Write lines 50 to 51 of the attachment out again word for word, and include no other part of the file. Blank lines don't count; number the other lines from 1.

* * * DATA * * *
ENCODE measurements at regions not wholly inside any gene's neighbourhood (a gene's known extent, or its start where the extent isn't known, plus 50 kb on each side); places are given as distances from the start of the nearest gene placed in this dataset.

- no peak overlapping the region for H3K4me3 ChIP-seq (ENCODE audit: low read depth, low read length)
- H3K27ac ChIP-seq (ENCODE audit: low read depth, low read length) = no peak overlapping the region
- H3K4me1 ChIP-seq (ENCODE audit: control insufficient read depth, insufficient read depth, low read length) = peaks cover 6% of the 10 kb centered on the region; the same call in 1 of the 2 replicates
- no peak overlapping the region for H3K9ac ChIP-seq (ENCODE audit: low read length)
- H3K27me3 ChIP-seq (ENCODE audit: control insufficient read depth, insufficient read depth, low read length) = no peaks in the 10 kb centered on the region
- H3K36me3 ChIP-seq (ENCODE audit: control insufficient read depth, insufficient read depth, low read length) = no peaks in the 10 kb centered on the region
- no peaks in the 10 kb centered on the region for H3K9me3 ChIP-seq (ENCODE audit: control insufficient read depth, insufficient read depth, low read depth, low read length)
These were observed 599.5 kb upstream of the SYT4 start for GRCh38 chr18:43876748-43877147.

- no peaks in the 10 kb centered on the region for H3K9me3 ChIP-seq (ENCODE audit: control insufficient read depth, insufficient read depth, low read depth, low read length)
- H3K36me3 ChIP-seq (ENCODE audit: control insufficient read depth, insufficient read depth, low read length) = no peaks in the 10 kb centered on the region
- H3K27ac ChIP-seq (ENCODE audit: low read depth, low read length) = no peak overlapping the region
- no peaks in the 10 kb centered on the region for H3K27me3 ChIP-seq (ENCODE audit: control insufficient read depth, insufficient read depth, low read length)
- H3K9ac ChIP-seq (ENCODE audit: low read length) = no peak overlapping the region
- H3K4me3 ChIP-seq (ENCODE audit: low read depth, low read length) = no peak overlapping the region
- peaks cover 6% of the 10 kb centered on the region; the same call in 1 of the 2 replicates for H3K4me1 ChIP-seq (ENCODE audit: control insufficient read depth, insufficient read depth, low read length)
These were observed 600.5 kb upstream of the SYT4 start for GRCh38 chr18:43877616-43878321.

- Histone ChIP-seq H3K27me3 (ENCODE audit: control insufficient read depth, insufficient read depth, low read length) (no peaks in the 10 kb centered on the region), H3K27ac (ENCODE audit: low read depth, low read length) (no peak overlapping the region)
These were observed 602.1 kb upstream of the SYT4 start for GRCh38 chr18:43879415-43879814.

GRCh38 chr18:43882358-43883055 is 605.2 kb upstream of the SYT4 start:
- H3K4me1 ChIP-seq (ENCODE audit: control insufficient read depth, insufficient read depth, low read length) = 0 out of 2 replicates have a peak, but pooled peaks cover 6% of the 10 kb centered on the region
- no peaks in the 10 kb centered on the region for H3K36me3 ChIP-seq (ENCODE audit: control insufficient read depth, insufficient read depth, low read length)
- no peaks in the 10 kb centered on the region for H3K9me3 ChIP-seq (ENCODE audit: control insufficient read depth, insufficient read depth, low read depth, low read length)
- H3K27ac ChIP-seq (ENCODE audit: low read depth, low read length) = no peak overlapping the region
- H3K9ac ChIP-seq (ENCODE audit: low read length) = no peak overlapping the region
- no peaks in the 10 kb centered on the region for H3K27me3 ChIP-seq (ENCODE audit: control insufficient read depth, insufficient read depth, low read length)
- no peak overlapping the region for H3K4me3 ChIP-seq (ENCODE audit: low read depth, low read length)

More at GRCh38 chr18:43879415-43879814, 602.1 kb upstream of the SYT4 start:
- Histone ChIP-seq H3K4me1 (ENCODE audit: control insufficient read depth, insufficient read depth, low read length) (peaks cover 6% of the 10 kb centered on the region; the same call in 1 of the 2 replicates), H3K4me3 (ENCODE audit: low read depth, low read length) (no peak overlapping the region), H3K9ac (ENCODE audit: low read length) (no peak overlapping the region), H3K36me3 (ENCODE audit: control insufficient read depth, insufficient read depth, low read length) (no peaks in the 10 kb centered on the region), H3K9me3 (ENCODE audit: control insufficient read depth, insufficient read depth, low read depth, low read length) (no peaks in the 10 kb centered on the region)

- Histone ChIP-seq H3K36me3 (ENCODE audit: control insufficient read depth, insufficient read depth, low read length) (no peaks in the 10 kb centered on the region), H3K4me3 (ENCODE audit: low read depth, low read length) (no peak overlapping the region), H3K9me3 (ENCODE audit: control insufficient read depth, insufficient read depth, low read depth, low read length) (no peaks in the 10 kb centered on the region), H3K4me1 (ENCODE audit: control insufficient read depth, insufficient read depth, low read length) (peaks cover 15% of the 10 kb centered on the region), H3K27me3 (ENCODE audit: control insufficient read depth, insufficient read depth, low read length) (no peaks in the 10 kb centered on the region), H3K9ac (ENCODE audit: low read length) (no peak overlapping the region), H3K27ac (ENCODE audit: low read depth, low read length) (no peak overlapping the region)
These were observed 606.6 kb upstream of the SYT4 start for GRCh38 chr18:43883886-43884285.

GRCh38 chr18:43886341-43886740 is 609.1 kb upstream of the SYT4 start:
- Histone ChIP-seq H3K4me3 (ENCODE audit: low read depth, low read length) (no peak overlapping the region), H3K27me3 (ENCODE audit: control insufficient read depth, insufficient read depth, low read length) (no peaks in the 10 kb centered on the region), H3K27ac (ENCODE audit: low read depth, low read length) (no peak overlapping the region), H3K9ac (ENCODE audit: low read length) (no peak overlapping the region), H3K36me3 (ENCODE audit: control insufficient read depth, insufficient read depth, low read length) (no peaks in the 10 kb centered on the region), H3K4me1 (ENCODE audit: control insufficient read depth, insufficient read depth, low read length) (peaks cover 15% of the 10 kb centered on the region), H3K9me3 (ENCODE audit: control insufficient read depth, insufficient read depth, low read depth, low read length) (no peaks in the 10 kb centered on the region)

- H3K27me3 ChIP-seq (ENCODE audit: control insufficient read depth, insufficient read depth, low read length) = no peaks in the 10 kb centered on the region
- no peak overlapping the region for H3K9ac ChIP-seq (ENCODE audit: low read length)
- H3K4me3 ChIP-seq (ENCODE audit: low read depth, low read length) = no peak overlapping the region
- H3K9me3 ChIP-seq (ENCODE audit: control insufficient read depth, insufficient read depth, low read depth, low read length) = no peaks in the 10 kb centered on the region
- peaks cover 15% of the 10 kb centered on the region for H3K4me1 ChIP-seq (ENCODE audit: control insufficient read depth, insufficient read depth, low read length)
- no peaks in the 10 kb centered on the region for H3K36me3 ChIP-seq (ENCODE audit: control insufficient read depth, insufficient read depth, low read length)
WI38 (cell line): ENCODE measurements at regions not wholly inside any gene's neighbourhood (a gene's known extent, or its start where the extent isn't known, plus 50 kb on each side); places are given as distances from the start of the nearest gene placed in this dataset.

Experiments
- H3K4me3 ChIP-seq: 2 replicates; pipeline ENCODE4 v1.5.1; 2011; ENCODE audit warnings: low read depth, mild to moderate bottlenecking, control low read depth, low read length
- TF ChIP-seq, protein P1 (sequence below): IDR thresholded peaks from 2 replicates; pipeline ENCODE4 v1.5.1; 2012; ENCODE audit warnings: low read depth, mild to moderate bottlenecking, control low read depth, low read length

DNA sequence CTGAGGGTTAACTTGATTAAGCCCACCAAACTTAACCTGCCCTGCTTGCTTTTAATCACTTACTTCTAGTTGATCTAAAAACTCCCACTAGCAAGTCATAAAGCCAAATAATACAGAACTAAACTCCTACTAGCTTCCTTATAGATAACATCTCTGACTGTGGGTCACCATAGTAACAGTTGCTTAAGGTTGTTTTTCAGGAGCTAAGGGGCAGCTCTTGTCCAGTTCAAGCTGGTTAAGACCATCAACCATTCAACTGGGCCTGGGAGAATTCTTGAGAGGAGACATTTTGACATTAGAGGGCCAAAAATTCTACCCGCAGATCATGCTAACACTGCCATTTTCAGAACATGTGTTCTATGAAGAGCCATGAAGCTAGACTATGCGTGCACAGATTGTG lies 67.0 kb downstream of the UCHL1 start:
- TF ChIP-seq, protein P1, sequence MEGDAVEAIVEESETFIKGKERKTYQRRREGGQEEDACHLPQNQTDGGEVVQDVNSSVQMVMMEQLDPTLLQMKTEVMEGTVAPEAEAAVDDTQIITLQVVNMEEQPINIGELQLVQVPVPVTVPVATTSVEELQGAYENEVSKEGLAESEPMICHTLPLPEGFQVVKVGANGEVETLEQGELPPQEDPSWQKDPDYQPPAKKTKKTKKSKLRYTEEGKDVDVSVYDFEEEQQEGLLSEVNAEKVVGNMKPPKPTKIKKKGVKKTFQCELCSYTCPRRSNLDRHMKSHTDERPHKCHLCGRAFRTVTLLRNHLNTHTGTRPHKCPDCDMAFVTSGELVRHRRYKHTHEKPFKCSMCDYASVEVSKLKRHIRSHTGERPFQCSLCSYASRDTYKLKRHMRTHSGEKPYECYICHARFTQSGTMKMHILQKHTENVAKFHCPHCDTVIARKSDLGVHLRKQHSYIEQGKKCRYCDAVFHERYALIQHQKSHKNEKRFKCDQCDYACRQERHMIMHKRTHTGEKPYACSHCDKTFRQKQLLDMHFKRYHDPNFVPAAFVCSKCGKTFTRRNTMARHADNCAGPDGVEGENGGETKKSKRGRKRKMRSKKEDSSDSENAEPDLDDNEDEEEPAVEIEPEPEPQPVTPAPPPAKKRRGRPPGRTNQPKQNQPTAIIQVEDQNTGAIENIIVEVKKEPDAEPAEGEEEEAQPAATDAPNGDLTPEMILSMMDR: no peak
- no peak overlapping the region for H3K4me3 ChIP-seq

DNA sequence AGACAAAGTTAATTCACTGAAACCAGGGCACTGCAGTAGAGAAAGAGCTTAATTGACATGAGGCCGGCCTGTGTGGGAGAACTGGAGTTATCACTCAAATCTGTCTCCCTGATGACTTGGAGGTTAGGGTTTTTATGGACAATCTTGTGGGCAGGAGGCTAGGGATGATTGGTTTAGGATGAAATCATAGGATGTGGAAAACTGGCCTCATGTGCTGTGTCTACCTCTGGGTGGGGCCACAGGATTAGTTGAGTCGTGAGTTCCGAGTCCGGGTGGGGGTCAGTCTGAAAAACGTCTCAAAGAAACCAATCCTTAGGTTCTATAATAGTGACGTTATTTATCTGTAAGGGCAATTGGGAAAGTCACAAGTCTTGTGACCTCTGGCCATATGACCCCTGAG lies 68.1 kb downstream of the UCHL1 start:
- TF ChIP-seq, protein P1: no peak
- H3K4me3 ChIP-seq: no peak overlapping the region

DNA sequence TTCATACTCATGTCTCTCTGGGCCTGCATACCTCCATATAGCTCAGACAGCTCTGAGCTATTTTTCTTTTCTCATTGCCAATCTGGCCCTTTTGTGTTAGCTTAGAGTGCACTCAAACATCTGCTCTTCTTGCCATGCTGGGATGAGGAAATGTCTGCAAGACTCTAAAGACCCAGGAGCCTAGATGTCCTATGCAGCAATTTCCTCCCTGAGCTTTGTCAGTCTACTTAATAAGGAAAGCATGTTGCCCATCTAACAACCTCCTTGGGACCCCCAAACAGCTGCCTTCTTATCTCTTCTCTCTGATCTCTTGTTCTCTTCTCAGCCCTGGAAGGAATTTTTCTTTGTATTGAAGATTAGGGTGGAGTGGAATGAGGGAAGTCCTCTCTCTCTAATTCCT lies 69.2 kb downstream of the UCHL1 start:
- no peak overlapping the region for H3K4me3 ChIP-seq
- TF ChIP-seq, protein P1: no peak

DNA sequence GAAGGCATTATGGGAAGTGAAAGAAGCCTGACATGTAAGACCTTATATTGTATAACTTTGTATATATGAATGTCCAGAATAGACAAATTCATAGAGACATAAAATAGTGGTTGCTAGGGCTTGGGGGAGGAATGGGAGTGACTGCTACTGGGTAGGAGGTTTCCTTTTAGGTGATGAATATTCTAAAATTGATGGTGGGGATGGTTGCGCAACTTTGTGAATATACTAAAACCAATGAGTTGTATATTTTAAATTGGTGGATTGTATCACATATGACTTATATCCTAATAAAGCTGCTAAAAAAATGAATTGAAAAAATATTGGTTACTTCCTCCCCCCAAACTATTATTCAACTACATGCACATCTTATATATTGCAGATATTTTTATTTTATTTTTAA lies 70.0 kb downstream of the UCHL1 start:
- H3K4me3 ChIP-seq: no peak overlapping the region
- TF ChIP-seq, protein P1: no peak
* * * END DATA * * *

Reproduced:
DNA sequence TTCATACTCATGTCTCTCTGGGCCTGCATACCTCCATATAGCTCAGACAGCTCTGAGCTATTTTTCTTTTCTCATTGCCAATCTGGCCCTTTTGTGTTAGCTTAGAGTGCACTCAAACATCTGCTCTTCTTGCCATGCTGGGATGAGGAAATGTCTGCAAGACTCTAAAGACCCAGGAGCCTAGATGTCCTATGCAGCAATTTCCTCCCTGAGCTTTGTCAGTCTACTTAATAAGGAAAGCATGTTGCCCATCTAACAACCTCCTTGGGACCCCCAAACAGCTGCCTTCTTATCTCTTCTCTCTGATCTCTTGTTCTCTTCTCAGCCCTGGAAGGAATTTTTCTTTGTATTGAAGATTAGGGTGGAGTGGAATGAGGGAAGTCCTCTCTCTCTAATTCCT lies 69.2 kb downstream of the UCHL1 start:
- no peak overlapping the region for H3K4me3 ChIP-seq